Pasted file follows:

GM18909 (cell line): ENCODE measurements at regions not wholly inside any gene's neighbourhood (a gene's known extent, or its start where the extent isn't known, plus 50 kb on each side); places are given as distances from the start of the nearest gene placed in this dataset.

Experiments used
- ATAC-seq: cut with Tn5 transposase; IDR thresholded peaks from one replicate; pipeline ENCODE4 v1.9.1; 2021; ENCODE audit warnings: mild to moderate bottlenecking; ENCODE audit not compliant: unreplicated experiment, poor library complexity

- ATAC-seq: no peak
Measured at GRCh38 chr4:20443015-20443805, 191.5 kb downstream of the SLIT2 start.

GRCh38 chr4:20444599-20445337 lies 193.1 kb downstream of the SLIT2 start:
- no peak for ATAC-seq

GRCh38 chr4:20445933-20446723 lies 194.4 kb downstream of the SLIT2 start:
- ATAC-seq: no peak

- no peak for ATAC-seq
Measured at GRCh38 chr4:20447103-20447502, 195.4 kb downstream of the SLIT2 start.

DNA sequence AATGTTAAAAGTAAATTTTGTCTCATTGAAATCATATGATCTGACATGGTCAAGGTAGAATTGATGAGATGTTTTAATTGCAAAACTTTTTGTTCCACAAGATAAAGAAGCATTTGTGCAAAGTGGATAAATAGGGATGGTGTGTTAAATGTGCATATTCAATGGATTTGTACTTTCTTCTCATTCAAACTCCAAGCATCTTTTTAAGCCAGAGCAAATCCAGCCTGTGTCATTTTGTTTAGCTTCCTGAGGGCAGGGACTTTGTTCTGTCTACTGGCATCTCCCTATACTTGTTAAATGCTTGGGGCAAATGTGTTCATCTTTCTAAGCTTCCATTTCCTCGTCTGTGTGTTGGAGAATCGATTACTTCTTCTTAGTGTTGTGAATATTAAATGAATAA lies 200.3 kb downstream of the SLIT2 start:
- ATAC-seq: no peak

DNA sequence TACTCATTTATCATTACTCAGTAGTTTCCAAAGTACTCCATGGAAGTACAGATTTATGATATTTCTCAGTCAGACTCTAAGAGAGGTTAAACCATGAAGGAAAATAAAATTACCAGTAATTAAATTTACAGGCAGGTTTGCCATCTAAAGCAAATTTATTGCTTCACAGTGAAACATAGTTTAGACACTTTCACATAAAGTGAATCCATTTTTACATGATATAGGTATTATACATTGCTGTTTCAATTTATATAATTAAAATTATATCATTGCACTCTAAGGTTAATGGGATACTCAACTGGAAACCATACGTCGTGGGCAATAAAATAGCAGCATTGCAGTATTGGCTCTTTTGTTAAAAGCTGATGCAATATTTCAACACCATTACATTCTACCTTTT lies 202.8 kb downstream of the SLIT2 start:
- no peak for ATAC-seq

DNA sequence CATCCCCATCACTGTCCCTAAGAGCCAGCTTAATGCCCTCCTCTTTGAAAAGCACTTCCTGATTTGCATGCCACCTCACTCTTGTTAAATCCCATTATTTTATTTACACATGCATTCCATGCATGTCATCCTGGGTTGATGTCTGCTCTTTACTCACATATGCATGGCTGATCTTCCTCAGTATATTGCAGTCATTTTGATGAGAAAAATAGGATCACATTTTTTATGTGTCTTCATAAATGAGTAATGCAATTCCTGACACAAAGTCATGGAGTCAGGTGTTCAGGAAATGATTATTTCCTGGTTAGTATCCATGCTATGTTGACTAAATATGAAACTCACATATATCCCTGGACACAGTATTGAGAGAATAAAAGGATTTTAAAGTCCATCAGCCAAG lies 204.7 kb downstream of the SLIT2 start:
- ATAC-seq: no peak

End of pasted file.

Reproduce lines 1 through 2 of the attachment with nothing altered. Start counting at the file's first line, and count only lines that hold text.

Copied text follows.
GM18909 (cell line): ENCODE measurements at regions not wholly inside any gene's neighbourhood (a gene's known extent, or its start where the extent isn't known, plus 50 kb on each side); places are given as distances from the start of the nearest gene placed in this dataset.

Experiments used